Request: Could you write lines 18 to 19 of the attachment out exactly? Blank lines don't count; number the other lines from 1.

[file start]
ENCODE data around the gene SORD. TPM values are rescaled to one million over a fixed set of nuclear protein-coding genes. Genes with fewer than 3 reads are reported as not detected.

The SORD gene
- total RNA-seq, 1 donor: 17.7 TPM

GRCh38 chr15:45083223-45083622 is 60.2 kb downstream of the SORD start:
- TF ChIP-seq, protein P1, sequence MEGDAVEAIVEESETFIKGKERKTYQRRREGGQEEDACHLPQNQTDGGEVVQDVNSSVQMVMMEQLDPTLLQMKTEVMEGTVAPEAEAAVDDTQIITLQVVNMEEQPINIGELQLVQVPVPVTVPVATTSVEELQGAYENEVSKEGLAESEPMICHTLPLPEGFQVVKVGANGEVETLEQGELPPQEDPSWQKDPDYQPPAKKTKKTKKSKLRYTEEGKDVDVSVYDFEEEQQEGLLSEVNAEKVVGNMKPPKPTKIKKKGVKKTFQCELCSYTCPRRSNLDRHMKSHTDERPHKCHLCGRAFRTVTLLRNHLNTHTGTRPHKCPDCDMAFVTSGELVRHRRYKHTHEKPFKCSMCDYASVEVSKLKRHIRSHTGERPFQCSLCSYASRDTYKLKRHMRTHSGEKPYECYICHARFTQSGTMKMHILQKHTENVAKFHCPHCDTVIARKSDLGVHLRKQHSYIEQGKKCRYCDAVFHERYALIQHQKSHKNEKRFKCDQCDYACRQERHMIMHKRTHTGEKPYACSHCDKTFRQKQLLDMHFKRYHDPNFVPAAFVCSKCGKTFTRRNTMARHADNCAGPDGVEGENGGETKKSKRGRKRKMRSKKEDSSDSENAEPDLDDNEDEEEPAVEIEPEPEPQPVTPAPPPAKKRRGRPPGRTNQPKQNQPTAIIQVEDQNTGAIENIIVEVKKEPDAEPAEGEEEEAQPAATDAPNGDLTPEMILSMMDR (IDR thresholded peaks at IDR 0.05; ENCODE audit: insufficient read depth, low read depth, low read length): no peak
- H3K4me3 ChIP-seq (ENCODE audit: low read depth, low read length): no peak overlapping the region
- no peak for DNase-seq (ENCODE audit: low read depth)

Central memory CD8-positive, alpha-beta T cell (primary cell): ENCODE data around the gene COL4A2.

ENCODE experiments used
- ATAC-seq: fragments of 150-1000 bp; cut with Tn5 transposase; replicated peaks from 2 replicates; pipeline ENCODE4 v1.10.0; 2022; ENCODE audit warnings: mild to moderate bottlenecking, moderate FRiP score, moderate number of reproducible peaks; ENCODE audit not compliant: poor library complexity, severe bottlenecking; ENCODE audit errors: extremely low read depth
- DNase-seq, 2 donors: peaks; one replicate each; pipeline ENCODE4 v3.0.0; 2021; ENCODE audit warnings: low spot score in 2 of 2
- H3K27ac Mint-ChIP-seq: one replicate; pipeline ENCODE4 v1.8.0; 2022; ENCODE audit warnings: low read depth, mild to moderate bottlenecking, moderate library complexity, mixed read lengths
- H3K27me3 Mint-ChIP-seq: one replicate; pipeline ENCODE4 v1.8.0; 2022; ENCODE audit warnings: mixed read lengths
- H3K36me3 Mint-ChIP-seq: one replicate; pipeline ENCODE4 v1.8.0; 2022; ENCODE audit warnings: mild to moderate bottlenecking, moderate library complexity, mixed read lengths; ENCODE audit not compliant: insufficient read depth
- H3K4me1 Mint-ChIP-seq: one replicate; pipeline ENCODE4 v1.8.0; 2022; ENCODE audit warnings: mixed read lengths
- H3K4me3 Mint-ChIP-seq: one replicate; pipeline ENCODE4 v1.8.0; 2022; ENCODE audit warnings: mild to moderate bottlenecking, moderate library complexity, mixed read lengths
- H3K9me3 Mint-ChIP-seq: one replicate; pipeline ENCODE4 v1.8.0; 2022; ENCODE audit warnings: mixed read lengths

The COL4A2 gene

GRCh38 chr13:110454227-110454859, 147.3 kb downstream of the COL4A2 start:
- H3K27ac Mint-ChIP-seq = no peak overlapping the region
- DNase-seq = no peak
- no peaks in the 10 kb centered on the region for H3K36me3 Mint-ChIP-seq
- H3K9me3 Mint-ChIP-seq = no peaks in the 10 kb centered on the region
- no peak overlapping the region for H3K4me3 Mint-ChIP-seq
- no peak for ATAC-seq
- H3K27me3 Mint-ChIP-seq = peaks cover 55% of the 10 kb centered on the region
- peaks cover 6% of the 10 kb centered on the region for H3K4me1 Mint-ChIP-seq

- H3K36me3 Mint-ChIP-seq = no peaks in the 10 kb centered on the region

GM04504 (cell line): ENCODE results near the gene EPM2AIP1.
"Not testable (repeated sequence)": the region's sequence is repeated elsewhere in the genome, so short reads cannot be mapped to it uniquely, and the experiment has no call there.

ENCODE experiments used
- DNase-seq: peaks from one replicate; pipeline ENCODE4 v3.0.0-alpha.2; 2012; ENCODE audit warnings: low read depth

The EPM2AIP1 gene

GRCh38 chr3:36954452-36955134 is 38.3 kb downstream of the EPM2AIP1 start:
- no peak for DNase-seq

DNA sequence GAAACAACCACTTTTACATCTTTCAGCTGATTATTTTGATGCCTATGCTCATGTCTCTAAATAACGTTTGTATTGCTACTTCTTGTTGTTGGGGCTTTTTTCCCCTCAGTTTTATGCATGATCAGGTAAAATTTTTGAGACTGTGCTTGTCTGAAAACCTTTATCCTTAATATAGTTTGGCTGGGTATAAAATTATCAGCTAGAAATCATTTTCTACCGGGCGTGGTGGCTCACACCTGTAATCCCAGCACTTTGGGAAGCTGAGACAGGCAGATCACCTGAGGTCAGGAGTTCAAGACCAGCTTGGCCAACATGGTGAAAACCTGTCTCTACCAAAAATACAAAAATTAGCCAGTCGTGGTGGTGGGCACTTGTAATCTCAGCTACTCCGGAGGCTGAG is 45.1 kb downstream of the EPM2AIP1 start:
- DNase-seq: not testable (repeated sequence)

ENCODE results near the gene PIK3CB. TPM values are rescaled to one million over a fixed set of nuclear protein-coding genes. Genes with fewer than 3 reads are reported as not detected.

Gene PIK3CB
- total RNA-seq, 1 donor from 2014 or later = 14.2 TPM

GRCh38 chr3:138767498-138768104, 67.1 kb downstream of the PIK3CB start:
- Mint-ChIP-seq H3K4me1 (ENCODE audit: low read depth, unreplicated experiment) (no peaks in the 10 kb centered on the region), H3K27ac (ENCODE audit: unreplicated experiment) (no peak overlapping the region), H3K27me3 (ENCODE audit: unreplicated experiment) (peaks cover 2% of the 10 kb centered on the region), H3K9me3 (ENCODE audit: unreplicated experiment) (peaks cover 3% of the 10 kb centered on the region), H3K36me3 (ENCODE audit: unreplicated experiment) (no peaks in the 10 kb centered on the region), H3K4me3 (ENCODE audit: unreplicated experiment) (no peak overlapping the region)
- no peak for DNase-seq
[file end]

The COL4A2 gene

GRCh38 chr13:110454227-110454859, 147.3 kb downstream of the COL4A2 start: